In 'Thank You For Your Service,' The Fight Begins After Iraq Based on a book by journalist David Finkel, the new film examines the challenges of three young men who return from military combat to their families and a crumbling VA.
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In 'Thank You For Your Service,' The Fight Begins After Iraq

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In 'Thank You For Your Service,' The Fight Begins After Iraq

In 'Thank You For Your Service,' The Fight Begins After Iraq

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  • <iframe src="" width="100%" height="290" frameborder="0" scrolling="no" title="NPR embedded audio player">
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The new movie "Thank You For Your Service" is about coming home, specifically what it's like for soldiers who come home after serving during the surge in Iraq in 2007. The movie is based on the book of the same name by Pulitzer Prize-winning journalist David Finkel. Here's NPR's Elizabeth Blair. And a note - some of the descriptions in her story are graphic.

ELIZABETH BLAIR, BYLINE: There's a scene in the movie in a therapist's office. Sgt. Adam Schumann and his then-wife Saskia need help. The therapist looks at Schumann's military record.


UNIDENTIFIED ACTRESS: (As therapist) Two Army Commendation medals, an Army Achievement Medal. Impressive.

HALEY BENNETT: (As Saskia Schumann) You never told me about those.

BLAIR: Saskia is the one who insisted Schumann get help. The real Adam Schumman says, yes she did.

ADAM SCHUMANN: She's a firecracker, yeah. Even though she's my ex-wife, I owe a lot to her for her looking at me when I came home and poking me and going, what the [expletive] is wrong with you?

BLAIR: Schumann did three deployments in Iraq, led a battalion during the surge, lost friends, came home traumatized and plagued with guilt. David Finkel covered the Iraq War for The Washington Post. He spent several months embedded with Schumann's battalion.

DAVID FINKEL: And by every measure of what a soldier should be, he was a great soldier.

BLAIR: In April 2007, Schumann and a group of his soldiers were on a dangerous operation in a village where bombs had been coming from. While they were on the roof of a building, one of his men, Michael Emery, was shot in the head by a sniper. Finkel says Schumann carried Emery, a big guy, down the stairs on his back.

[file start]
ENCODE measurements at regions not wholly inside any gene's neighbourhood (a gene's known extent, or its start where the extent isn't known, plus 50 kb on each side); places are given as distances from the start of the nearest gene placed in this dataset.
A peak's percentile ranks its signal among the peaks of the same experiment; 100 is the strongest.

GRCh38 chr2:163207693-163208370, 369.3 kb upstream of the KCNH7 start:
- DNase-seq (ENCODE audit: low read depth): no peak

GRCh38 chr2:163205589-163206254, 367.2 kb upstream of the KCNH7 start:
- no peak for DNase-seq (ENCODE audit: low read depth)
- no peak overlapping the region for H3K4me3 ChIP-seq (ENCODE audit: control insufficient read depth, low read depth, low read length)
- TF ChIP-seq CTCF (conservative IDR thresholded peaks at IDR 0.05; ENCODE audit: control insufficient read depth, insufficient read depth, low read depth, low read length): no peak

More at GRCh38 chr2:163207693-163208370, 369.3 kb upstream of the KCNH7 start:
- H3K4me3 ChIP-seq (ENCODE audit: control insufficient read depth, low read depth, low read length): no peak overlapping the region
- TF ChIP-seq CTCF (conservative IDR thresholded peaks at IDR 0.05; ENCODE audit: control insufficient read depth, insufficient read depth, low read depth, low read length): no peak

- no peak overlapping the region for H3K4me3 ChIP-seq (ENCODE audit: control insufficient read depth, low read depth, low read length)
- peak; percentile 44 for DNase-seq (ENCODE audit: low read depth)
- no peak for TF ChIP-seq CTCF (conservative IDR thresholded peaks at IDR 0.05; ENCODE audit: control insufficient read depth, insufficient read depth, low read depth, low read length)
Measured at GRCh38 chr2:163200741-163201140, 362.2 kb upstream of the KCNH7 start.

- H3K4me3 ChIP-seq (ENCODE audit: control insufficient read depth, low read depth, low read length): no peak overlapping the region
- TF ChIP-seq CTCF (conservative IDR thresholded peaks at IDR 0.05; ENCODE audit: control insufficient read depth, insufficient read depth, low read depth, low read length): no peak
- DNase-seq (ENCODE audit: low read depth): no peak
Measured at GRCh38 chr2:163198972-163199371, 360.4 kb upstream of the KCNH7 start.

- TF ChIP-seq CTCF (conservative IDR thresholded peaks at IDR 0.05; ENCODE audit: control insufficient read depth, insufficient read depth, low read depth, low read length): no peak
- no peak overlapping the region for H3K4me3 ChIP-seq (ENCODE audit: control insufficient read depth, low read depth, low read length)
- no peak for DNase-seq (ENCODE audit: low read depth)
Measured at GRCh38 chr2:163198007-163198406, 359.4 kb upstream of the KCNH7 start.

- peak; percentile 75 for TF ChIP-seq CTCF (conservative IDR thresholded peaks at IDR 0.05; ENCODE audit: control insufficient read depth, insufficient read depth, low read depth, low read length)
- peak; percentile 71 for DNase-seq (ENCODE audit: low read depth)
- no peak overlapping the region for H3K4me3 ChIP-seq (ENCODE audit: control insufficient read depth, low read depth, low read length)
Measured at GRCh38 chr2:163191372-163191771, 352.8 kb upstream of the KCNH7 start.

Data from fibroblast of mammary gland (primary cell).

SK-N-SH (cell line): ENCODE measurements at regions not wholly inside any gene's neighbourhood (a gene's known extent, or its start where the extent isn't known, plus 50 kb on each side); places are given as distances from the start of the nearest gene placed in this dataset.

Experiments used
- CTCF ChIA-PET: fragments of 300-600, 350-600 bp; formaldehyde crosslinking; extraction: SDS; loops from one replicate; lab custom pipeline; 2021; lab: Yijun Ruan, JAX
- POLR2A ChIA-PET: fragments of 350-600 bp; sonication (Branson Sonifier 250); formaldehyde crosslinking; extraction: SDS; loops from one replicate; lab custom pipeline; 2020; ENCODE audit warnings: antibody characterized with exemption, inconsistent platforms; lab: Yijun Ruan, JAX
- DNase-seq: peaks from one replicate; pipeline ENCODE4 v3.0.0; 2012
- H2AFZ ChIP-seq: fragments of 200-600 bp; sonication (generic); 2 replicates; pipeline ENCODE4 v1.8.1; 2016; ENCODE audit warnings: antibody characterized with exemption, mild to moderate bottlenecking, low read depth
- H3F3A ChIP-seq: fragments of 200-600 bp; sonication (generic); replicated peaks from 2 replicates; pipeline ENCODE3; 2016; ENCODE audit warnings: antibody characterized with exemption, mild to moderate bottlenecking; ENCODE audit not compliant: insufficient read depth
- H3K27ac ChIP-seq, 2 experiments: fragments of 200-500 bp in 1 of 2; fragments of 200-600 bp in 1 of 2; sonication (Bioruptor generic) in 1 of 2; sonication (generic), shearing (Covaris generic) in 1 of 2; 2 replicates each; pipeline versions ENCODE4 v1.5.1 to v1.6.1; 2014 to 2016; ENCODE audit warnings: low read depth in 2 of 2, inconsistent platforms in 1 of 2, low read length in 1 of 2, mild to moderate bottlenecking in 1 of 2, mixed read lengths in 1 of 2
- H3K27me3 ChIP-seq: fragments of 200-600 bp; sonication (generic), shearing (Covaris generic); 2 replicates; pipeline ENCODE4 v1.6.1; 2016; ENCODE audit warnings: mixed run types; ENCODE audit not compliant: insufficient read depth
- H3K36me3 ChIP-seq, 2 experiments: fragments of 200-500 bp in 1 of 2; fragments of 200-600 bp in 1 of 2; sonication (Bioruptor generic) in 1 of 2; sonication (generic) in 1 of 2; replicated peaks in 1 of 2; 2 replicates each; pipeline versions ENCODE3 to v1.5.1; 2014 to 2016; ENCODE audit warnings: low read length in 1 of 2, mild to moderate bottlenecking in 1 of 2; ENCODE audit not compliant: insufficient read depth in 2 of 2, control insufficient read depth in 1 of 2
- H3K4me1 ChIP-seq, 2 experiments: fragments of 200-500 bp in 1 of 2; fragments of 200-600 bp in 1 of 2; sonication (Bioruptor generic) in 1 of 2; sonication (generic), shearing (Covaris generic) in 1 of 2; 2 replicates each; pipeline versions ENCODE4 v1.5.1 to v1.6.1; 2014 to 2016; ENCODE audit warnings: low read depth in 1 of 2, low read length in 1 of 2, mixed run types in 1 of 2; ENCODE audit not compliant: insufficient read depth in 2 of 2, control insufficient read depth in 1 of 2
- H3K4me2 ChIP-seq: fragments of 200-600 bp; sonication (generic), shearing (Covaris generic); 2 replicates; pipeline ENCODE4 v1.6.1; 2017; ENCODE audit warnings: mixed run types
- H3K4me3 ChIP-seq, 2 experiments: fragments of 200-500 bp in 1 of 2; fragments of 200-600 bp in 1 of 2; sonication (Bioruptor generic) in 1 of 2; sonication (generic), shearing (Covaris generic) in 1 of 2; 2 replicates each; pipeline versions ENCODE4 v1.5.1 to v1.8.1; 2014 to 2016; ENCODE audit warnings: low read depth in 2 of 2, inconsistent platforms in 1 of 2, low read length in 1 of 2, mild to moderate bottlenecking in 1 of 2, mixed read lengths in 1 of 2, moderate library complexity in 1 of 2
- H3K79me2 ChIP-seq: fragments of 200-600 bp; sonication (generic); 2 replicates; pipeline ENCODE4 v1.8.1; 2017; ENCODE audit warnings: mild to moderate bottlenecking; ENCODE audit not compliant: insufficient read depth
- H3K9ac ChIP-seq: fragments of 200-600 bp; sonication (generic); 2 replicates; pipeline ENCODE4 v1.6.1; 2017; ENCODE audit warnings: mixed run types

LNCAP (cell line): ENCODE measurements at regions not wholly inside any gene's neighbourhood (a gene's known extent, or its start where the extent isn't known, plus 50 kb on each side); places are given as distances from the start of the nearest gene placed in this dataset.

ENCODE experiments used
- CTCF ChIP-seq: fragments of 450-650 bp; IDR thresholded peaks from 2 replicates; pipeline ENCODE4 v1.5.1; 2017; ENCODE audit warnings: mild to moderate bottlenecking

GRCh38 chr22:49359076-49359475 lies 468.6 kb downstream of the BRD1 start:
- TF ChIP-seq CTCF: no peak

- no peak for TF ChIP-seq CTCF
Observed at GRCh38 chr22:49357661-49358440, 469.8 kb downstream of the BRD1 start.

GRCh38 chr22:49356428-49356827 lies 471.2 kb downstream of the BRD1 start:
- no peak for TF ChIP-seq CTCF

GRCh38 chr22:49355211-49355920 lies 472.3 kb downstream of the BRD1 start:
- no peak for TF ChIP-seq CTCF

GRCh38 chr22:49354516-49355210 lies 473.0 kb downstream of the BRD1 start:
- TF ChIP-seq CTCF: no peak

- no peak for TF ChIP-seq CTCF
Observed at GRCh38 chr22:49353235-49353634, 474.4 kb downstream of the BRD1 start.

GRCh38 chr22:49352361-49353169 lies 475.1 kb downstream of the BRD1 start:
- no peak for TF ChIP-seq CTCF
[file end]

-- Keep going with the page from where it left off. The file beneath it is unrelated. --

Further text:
FINKEL: Emery was bleeding out of his head. And Adam had him on his back. And just because of the angle of things, the blood coming out of Emery's head kept flowing into Adam's mouth as he was gulping for air. So that was April. And when I met and began reporting seriously on Adam six months later - that was October - he was about to come home - one of the problems is he could not stop tasting Emory's blood. It was one of the episodes that haunted Schumann long after he left Iraq.


MILES TELLER: (As Adam Schumann) I put us on that roof. Those were my orders. He took a bullet for it.

BLAIR: And at the same time he's carrying the burden of those memories, he's also trying to adjust to life back in the U.S. with his wife and two children. He gets up early to make breakfast.


BENNETT: (As Saskia Schumann) How long you been up?

TELLER: (As Adam Schumann) It's already 4 p.m. in Baghdad. You guys ready for some hotcakes?

BLAIR: "Thank You For Your Service" was written and directed by Jason Hall, the Oscar-nominated screenwriter of "American Sniper."

JASON HALL: In previous wars, these guys came home on slow ships. And it was two months with these guys in the hold, talking about their experiences and sort of processing this journey that they've gone through in war. And now it's - they'll be in in the sandbox one day. The next day, they're at home, cooking pancakes for their family. And it's a real quick turnaround.

SCHUMANN: They take your gun. They take your uniform, everything you had. And you're left with a couple of medals, some pieces of paper and some photographs.

BLAIR: Adam Schumann.

SCHUMANN: And you do feel alone. And then you start isolating because you miss these these moments with your buddies and your camaraderie. And it can be severely lonely. In your own mind is probably the worst place you can be.

BLAIR: Adam Schumann came very close to taking his own life. The movie reflects the reality many vets face when seeking help from the VA - packed waiting rooms, long wait times to see a therapist. As Schumann puts it in the movie...


TELLER: (As Adam Schumann) This [expletive] could give me PTSD.

BLAIR: Director Jason Hall knows these stories might not be fun to watch. But he believes it's important to understand what the day-to-day is like for a lot of Iraqi war vets.

HALL: Until we can understand what we're asking them to do and what we've put them through, we're still going to keep sending them off.

BLAIR: Meantime, Adam Schumann says he and his buddies depicted in the film are doing well. For a while, Schumann worked as a peer counselor at the same rehab center where he was treated for PTSD.

SCHUMANN: I kind of felt like a squad leader again. You know, I had my own room down in the basement. And the guys knew I was there. And they would just come down, knock on the door and just chat. And one of the guys - he texted me every day. I love you, Adam. I text him back. I love you, too. And just that little - I know he's there for me, and he knows I'm there for him, no matter what. So it's great.

BLAIR: Schumann was very involved in the making of "Thank You For Your Service." He has a cameo. And when filmmakers heard him singing an old marching cadence he learned in basic training, they got Bruce Springsteen to turn it into the movie's theme song. Schumann sings backup.


BRUCE SPRINGSTEEN: (Singing) Some say freedom is free. Well, I tend to disagree.

BLAIR: Elizabeth Blair, NPR News.

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